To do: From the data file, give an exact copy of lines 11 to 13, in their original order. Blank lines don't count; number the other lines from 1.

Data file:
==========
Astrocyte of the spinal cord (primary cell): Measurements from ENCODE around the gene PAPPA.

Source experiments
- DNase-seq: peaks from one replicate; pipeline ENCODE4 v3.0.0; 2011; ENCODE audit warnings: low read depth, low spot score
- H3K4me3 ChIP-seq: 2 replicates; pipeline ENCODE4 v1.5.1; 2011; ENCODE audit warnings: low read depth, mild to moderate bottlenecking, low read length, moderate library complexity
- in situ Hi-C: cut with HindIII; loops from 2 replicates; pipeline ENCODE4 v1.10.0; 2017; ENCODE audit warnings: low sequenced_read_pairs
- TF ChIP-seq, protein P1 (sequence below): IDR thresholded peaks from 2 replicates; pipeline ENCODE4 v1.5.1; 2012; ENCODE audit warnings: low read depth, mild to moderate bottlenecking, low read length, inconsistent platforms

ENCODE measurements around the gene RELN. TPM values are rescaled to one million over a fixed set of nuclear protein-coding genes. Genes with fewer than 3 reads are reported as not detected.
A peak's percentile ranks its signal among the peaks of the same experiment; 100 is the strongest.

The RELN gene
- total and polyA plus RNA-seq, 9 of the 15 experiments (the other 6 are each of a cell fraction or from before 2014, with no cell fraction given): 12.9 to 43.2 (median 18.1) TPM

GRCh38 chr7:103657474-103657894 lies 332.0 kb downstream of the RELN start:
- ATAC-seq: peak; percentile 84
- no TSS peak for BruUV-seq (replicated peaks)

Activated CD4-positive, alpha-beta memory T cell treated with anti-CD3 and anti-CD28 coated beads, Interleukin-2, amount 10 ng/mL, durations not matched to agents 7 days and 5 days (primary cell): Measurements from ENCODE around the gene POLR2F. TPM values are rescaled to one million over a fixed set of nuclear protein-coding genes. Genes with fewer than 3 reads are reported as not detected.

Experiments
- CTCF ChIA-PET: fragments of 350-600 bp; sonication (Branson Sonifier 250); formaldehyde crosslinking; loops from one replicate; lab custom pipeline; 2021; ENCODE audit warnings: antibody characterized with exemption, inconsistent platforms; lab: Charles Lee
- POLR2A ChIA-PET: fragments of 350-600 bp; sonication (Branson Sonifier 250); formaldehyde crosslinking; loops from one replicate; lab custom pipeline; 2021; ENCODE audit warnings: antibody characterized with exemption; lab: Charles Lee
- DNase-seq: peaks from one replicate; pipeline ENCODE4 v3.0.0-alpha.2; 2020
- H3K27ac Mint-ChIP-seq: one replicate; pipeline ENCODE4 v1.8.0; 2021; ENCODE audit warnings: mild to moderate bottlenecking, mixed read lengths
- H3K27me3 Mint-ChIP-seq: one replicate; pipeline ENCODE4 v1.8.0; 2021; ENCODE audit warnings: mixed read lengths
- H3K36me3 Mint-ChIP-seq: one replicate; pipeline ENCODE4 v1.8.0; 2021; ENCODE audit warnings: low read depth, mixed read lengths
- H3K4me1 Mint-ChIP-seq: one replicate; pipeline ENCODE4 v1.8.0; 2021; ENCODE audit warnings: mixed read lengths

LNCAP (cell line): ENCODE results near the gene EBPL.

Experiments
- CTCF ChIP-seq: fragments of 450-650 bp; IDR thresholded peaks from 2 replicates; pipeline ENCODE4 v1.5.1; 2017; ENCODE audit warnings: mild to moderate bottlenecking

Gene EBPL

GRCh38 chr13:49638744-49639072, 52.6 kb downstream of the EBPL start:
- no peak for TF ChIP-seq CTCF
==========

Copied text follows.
GRCh38 chr7:103657474-103657894 lies 332.0 kb downstream of the RELN start:
- ATAC-seq: peak; percentile 84
- no TSS peak for BruUV-seq (replicated peaks)